Women in prison (WIP) movies have a special place in many people’s hearts. The shining stars of exploitation cinema, they can be incredibly entertaining pieces of filth, or so poorly made you wish flaming death to reign down upon its creators. Which one is this? Let’s just say I’m cooking napalm in my backyard and taking flying lessons. Escape From Hell is a complete pile of junk. Made when Italy was pumping out films faster than you could blink, the directors there were bridging into areas that pushed the boundaries of good taste (including cannibal films with real footage of animals being slaughtered.) There is no animal death here, but there is plenty of brutality, rape, and disgustingly greasy people both male and female (and she-male as it turns out!) If you’ve suspected from that list that Troma is involved, you are right, as they produced the most recent DVD release. You expect a deal of filth in WIP flicks, but there is a limit that when crossed turns it from a naughty pleasure into a disturbing look into the director’s psyche. The major flaw of this film is the fact it takes itself far too seriously, not letting us have fun with the violence, lesbianism, or other nonsense. The serious tone makes the film far more depressing than it should be, as the exploitation factors become troubling to sit through.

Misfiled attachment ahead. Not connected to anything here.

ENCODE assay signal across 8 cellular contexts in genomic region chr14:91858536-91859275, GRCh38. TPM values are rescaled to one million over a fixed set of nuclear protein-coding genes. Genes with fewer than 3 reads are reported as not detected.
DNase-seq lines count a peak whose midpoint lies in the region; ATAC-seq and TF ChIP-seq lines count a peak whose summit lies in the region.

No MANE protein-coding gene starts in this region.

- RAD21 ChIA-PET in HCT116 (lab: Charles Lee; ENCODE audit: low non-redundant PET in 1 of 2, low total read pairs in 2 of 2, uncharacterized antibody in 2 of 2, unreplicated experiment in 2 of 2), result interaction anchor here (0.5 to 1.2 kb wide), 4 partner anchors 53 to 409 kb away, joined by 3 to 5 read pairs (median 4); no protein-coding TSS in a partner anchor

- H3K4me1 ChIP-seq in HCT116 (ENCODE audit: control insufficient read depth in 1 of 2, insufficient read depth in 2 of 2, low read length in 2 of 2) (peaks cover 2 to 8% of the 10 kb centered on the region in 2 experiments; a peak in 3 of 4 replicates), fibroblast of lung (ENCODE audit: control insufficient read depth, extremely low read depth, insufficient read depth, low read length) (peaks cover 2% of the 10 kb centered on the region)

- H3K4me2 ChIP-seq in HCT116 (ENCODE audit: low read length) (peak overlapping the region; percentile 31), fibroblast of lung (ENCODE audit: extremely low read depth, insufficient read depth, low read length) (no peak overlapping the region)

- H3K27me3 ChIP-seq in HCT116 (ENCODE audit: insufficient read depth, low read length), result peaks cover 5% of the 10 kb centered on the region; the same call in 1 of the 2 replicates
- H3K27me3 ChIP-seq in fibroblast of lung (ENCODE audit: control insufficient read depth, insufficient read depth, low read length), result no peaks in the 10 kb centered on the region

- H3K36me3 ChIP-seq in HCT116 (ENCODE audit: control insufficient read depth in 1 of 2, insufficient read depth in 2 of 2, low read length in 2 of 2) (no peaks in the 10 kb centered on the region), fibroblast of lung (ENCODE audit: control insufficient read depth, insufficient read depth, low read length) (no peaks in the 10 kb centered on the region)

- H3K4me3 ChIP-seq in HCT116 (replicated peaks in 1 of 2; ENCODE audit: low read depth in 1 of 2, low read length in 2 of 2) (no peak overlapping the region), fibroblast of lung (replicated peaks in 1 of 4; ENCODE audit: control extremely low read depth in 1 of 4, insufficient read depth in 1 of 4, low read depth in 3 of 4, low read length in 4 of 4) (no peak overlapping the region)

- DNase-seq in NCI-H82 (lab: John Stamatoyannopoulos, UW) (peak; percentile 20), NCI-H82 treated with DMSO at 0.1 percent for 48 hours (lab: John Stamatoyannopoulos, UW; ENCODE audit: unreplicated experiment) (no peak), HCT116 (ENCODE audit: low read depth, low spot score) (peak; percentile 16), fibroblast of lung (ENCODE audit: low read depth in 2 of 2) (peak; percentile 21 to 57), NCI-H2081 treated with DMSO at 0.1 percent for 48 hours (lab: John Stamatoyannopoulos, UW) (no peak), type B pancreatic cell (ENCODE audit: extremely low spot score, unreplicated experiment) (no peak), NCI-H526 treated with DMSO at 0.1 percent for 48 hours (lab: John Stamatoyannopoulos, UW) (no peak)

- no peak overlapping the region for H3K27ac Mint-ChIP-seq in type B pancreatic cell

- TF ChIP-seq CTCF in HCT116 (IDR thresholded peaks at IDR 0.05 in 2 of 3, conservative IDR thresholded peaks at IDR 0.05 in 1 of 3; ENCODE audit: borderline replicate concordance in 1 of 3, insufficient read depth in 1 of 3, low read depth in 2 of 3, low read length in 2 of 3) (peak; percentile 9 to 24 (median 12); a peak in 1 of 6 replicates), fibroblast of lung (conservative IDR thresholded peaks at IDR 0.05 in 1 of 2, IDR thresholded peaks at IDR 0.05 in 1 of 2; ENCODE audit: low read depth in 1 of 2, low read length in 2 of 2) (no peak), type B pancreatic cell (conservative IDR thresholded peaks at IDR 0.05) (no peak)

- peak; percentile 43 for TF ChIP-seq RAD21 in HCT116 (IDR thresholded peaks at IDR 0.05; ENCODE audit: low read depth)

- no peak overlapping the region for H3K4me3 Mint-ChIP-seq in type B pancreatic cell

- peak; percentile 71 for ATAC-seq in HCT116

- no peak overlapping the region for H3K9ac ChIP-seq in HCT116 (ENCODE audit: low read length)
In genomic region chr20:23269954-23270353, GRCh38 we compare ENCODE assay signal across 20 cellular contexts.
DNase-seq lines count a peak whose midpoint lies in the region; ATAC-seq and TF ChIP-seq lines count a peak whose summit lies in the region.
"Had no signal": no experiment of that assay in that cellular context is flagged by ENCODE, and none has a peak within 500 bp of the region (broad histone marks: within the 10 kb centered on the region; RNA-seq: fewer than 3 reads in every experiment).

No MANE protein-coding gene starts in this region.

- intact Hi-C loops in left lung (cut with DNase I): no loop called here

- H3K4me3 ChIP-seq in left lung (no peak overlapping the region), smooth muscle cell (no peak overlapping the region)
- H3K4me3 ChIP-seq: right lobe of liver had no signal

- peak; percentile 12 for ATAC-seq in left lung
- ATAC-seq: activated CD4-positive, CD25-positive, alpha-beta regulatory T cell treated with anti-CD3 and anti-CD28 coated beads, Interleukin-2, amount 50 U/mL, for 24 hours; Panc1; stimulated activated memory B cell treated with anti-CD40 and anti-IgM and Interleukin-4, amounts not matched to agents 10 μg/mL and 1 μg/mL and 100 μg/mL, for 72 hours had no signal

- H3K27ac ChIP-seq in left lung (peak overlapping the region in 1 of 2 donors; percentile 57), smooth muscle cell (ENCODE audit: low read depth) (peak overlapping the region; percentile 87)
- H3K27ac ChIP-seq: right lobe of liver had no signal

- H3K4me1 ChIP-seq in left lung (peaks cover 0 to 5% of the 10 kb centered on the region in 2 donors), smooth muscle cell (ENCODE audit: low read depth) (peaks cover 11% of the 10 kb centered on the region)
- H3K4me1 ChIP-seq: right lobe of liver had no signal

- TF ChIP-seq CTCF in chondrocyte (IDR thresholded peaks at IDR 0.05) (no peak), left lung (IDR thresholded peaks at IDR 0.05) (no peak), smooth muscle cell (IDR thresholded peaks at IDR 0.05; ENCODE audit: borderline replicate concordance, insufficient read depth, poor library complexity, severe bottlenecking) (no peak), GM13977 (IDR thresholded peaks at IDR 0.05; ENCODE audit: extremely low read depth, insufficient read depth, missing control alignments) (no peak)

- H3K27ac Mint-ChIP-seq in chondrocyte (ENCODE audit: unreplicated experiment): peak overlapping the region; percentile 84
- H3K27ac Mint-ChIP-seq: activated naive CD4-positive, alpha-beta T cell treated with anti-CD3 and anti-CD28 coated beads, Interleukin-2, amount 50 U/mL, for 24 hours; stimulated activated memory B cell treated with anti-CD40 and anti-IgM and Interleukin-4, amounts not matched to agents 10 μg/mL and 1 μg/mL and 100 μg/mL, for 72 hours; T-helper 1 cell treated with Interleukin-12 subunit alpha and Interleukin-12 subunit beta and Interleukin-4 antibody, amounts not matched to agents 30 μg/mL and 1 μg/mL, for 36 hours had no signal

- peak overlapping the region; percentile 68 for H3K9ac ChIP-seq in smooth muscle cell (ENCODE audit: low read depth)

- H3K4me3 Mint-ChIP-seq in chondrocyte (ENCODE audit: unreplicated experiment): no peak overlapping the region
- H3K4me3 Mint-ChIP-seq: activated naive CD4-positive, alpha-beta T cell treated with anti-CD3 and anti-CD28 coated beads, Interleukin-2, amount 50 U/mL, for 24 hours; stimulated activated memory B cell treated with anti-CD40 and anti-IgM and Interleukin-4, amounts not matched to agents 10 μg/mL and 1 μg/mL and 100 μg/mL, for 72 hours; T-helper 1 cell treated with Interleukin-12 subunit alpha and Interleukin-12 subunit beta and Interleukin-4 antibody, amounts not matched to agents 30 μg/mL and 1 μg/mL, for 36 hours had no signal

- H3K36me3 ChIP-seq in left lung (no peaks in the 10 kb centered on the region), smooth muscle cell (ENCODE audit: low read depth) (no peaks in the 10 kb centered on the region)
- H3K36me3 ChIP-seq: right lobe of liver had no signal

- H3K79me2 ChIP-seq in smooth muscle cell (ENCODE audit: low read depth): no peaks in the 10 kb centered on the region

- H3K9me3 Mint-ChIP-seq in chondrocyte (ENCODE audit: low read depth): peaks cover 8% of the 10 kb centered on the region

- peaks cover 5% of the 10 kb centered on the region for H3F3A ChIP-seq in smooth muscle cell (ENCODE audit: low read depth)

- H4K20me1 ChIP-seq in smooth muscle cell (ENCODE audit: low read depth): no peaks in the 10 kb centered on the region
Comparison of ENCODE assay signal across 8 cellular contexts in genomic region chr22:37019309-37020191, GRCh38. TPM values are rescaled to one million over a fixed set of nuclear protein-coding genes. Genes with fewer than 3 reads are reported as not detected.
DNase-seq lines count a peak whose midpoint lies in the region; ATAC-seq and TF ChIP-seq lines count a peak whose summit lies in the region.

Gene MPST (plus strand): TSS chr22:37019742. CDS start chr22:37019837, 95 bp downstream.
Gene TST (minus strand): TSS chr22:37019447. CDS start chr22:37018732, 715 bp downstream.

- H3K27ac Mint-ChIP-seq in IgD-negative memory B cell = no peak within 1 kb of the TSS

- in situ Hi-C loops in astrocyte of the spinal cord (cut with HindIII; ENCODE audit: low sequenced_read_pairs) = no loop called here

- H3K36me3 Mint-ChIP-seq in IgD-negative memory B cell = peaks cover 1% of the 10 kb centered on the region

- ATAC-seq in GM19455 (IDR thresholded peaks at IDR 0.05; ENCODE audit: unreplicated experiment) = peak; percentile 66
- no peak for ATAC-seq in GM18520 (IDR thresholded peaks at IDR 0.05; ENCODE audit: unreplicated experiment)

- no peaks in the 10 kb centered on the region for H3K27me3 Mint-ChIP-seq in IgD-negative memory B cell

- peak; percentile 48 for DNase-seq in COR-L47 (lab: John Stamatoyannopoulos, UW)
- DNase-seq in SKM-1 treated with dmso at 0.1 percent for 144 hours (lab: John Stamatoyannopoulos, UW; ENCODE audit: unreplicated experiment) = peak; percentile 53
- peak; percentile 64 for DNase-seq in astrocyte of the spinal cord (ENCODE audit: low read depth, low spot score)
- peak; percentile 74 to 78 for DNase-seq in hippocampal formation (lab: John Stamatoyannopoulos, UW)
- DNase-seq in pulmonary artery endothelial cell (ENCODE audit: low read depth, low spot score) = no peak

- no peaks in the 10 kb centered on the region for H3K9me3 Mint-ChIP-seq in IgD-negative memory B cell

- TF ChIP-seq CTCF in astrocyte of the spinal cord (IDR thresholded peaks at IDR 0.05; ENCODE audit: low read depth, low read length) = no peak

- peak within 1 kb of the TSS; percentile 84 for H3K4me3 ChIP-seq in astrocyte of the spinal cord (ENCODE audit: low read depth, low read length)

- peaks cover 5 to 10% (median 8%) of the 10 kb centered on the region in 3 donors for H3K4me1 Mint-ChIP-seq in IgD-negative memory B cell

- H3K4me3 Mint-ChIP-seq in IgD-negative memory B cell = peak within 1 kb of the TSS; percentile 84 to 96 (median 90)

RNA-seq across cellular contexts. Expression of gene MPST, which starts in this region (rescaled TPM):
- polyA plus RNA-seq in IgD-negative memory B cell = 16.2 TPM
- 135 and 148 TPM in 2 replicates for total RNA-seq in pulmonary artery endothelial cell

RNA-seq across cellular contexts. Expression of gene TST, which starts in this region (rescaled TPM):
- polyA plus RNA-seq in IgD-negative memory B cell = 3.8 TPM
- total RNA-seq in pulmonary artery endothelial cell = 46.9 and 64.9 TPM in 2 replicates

Another film called Savage Island was spliced together from both Escape From Hell and Hotel Paradiso with 10 minutes of new footage starring Linda Blair. The two original movies shared some of the same actresses, but they were playing very different roles, and thus when combined together it makes an incoherent mess. Which means it’s only slightly less coherent than Escape From Hell is by itself. Escape’s few attempts at a good plot pop out with the alcoholic doctor, who became so embittered by the horrors around him he crawled into a bottle and never came out. The rest of the film seems to be the standard WIP cliché list. We have lesbians, a sadistic warden, rapist guards, an evil female turncoat guard who used to be a prisoner, beatings, lesbians, women tied up and left to die, the one good employee who helps the escape, posses, lesbians, gun battles in the jungle, and lesbians.